The distribution of body fat appears to be more important than obesity itself in terms of women's risk for developing metabolic syndrome, a cluster of disorders that raise the likelihood of heart disease and diabetes.
Researchers from Wake Forest University School of Medicine in Winston-Salem, North Carolina, and associates examined 58 obese women, with the goal of understanding why not all obese individuals are affected by metabolic syndrome.
All the participants were postmenopausal and sedentary, but only 27 exhibited three or more of the components of metabolic syndrome, which include high blood pressure, high blood sugar, high triglyceride levels, low HDL ("good" cholesterol), and a large waist circumference.
There were no differences in aerobic fitness, body weight, body mass index, fat mass, percent body fat, or the amount of subcutaneous fat between women who had metabolic syndrome and those who did not. However, lean mass and the amount of abdominal fat were significantly higher in the metabolic syndrome group, even after taking age into account.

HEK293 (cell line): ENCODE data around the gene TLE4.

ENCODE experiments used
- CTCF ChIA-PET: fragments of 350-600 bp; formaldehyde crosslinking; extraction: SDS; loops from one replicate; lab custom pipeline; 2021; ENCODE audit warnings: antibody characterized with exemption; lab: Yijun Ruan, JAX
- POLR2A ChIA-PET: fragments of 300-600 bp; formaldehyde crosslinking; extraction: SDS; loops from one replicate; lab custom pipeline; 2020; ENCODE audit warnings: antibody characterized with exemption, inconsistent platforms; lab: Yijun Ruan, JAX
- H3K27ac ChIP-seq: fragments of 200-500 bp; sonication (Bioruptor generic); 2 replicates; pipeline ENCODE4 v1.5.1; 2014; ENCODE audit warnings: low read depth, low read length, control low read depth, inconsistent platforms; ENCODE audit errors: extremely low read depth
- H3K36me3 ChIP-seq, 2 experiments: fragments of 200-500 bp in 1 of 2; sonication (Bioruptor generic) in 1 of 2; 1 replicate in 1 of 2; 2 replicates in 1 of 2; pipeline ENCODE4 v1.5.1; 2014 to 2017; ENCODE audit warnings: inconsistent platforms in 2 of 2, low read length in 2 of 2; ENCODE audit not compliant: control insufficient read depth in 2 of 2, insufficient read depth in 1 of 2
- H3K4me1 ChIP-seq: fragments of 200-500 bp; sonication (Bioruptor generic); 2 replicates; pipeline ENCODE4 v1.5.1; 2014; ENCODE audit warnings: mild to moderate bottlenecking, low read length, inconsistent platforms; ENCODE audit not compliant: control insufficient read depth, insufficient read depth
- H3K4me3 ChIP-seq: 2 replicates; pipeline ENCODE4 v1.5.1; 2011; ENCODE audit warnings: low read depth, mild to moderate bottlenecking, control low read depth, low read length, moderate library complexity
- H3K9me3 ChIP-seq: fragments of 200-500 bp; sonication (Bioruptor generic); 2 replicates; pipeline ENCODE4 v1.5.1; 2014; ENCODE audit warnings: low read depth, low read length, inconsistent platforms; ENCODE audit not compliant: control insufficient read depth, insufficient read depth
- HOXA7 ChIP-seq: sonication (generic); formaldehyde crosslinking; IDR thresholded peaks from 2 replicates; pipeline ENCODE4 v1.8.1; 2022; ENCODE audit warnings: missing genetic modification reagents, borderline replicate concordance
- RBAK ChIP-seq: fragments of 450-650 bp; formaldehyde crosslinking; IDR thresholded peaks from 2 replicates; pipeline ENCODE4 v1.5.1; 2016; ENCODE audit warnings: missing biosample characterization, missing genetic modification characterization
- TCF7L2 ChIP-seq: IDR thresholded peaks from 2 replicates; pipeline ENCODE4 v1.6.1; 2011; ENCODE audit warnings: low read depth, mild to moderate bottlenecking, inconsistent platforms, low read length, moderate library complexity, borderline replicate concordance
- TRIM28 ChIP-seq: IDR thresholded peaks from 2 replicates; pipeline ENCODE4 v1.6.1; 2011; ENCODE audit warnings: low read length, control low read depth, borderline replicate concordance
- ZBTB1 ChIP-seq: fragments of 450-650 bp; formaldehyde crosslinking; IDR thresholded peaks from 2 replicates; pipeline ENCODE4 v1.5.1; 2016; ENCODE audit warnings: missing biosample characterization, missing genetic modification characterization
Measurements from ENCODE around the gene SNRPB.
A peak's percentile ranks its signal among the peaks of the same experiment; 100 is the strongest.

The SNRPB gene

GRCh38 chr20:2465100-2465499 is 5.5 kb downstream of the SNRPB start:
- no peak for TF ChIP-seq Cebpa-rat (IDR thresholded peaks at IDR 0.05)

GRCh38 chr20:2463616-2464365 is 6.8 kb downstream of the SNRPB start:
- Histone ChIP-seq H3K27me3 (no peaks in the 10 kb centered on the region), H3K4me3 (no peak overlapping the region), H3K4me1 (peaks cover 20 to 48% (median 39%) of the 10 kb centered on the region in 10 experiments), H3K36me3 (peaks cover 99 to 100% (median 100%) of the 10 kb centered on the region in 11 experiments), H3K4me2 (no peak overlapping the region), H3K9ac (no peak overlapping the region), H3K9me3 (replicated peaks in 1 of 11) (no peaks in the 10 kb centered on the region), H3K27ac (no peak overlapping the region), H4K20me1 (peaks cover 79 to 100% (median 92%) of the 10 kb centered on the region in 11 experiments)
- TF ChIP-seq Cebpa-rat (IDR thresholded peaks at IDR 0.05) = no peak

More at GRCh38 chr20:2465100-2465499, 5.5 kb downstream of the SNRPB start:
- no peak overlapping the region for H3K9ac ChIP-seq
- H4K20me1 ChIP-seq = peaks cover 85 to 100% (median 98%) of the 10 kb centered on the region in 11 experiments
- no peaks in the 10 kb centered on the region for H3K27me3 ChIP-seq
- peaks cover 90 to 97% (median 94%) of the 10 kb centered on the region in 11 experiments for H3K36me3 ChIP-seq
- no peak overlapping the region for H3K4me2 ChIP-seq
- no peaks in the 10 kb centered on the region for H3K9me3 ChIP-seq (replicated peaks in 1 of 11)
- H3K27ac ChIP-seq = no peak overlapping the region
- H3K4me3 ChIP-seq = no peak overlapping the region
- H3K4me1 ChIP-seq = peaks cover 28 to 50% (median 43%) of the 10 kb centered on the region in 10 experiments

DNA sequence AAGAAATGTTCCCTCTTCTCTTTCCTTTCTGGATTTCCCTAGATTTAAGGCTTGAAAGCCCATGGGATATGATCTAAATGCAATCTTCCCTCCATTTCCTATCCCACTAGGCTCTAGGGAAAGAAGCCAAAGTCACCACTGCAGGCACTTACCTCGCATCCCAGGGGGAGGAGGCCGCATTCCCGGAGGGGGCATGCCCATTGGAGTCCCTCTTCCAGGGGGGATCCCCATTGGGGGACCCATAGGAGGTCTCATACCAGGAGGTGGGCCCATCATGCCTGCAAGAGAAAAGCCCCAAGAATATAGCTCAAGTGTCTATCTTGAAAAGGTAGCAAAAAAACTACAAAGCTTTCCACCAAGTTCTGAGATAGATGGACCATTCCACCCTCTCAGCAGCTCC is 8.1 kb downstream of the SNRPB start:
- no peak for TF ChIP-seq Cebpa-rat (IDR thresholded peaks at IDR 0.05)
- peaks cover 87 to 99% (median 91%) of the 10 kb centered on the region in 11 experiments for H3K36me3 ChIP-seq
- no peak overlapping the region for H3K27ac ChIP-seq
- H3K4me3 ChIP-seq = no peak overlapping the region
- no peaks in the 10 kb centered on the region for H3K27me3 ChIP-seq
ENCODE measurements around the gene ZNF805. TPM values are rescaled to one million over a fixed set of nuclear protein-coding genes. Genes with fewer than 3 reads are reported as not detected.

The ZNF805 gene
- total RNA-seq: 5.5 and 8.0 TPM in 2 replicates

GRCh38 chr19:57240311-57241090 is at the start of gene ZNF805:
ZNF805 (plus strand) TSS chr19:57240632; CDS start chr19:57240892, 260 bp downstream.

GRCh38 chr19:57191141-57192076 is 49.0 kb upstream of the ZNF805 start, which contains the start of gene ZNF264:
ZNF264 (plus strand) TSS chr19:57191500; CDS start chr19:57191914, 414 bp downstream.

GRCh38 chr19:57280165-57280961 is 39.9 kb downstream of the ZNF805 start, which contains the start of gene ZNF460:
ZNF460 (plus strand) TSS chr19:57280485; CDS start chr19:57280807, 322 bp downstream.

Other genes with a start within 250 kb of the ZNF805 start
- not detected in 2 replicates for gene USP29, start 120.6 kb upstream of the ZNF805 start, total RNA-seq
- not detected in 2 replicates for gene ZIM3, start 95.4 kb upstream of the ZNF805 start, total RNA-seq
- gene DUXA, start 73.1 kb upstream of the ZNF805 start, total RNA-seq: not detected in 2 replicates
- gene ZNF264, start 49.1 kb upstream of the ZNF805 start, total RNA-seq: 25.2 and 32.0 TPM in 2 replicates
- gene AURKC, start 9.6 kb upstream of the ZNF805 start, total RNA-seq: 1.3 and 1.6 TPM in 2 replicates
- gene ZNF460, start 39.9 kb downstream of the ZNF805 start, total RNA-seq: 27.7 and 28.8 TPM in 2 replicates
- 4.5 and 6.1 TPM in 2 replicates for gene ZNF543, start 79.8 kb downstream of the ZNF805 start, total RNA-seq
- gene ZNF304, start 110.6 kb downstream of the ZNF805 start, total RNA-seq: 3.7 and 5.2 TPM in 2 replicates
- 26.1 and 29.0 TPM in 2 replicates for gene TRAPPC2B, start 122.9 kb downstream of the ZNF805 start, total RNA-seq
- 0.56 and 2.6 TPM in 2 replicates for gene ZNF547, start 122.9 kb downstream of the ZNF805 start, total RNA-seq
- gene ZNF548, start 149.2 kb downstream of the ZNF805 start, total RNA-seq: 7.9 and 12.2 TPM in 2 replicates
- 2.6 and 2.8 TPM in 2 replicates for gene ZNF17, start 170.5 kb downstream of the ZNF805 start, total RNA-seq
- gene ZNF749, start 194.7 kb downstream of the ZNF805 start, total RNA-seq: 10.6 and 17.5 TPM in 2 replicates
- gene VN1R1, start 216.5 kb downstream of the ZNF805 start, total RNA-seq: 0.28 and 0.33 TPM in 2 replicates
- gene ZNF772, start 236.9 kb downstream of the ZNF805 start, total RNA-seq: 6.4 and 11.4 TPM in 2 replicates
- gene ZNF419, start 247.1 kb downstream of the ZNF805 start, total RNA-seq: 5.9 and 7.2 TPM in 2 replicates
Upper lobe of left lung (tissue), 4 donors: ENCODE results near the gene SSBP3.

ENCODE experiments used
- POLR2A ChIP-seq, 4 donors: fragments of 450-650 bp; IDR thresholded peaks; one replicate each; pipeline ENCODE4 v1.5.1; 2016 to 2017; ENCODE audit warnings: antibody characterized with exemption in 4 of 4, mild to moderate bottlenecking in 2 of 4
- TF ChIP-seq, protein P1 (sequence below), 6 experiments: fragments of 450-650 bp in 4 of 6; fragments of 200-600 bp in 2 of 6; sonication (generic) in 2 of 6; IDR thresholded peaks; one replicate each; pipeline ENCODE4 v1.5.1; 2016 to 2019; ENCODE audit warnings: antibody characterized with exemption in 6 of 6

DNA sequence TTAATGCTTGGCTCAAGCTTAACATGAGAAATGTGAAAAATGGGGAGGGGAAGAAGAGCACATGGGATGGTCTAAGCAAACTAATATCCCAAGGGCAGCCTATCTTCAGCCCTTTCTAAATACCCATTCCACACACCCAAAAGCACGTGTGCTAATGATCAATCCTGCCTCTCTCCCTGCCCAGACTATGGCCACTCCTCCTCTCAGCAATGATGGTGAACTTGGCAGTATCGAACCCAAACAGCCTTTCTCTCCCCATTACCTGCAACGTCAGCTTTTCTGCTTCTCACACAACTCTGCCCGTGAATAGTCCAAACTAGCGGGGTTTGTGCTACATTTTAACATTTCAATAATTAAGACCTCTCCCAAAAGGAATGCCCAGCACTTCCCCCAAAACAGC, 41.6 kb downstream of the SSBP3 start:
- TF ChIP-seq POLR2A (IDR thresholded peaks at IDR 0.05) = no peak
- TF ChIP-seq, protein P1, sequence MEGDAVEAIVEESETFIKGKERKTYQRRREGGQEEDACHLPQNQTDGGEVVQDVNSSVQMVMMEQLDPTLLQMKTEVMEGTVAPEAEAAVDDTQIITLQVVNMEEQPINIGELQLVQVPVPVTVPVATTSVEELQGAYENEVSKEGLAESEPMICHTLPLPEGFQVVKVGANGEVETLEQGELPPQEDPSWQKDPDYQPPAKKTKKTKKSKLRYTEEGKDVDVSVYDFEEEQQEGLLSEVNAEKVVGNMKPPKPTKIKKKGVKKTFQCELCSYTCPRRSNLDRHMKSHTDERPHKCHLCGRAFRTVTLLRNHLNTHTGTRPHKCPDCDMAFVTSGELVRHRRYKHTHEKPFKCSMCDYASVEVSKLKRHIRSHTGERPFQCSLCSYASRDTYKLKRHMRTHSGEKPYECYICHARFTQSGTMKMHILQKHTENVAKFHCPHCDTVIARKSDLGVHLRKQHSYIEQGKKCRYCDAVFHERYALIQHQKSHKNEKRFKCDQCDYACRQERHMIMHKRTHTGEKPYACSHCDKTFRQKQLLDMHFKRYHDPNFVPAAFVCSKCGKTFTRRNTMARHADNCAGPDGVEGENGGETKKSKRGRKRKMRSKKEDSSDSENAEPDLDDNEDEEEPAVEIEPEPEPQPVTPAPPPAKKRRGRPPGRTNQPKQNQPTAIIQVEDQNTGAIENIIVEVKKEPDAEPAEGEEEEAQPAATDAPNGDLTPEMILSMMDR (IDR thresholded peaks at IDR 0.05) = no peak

Abdominal fat is probably the most important factor associated with the syndrome, said the researchers. There is some evidence that for individuals who lose weight with exercise rather than with dieting alone, there will be selective loss of (abdominal) fat. It seems that exercise causes intra-abdominal fat to be mobilized more quickly.
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